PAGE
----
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Proceedings Paper

Hyper-Rayleigh scattering for symmetry fluctuation spectroscopy
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Paper Abstract

Incoherent second-order nonlinear scattering, or hyper-Rayleigh scattering (HRS) has been evaluated as a new experimental tool for symmetry fluctuation spectroscopy. As such, it is the second-order nonlinear analogue of the linear dynamic light scattering (DLS) of quasi-elastic light scattering (QELS) technique for density fluctuation spectroscopy. High peak power is needed in a short pulse for the second-order nonlinear optical effect to be observed. The periodical structure of the impinging light itself does not impede the measurement for intensity correlation times longer than the pulse-to-pulse period. However, the inherently large spectral bandwidth of femtosecond pulses considerably reduces the amplitude of the autocorrelation function. Reducing the coherence volume to increase this amplitude results in a lower count rate. The low efficiency of the second-order nonlinear light scattering, possible relaxation oscillation in solid-state femtosecond lasers and its quadratic amplification in second-order nonlinear scattering have pronounced influence on the autocorrelation function. Finally, typical relaxation times expected for the dynamics associated with large fluctuations in second-order nonlinearity put a severe limit on the applicability of quasi-elastic nonlinear light scattering for the study of chemical reaction dynamics.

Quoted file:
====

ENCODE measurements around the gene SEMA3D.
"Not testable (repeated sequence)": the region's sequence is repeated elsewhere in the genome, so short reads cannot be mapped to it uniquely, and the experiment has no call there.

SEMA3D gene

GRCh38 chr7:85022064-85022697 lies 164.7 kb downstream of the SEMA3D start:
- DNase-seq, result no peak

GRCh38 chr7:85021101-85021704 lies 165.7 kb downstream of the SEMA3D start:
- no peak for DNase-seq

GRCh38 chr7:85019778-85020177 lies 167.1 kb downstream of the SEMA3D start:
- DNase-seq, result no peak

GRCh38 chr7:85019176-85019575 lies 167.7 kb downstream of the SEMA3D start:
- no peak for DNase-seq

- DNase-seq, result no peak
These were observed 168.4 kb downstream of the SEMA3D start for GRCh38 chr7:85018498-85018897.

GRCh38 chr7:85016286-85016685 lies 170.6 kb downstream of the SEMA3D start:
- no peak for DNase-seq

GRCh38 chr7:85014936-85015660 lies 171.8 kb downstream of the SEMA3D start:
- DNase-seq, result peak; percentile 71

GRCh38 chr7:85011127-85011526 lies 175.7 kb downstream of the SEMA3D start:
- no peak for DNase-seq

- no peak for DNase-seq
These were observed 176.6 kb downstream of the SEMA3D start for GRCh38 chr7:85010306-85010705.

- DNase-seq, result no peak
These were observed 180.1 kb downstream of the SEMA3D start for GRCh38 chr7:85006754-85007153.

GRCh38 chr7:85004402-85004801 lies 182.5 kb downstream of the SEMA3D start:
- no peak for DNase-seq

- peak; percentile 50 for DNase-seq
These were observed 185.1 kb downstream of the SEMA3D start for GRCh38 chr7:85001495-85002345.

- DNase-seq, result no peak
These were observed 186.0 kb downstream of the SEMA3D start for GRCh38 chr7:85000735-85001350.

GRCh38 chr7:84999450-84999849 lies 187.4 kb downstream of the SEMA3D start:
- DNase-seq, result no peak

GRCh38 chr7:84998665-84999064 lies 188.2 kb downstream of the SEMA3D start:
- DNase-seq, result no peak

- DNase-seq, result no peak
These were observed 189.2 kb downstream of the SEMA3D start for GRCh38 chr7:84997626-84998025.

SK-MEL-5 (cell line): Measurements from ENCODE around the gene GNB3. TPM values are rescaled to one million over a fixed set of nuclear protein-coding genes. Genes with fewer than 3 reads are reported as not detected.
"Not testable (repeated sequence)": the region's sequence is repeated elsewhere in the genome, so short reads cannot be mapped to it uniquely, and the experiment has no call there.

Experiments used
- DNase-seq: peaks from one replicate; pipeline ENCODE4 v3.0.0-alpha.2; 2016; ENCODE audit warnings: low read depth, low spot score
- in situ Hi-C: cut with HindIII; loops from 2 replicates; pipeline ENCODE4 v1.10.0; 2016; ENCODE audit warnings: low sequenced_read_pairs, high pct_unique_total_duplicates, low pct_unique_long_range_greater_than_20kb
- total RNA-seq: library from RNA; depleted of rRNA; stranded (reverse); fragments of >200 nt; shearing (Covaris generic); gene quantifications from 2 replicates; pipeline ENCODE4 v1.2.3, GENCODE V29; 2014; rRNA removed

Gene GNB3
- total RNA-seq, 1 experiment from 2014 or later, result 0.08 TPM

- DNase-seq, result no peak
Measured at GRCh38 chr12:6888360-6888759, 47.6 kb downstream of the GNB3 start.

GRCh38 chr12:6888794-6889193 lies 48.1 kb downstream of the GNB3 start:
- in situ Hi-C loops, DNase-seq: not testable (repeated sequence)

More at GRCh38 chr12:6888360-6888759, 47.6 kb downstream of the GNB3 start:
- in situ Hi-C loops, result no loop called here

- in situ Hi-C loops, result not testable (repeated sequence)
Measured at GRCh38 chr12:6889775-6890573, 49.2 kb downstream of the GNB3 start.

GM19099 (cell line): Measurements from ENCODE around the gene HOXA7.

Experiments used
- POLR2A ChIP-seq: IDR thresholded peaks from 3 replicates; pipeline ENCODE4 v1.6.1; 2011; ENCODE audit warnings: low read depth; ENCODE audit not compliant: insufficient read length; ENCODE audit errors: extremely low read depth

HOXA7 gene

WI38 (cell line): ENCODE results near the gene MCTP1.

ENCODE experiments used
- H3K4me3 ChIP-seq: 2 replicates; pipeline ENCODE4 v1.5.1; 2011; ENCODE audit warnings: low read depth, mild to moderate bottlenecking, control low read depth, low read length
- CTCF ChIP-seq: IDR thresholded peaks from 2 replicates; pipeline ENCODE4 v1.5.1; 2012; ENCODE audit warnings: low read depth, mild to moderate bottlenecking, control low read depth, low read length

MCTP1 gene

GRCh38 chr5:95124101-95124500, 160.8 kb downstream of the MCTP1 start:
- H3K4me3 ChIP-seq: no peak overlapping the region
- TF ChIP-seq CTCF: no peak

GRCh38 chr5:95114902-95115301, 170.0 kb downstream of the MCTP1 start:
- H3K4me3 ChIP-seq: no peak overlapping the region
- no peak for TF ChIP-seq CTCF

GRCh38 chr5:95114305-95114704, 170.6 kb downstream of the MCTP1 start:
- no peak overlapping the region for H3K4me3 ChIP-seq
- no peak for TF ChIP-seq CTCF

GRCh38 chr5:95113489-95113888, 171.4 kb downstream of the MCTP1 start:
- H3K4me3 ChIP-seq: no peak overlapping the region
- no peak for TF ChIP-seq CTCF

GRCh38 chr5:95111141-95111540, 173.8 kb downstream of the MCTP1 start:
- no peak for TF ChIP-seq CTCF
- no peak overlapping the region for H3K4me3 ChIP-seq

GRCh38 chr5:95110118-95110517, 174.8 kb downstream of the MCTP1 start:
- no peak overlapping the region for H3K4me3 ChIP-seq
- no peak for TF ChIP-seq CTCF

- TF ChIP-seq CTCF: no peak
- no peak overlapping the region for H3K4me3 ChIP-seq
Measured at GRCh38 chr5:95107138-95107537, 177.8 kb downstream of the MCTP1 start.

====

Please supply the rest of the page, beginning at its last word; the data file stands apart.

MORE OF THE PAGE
Paper Details

Date Published: 1 November 2002
PDF: 11 pages
Proc. SPIE 4812, Nonlinear Spectroscopy, (1 November 2002); doi: 10.1117/12.451376
Show Author Affiliations
Koen J. Clays, Katholieke Univ. Leuven (Belgium)
Andre P. Persoons, Katholieke Univ. Leuven (Belgium)

Published in SPIE Proceedings Vol. 4812:
Nonlinear Spectroscopy
David L. Andrews, Editor(s)

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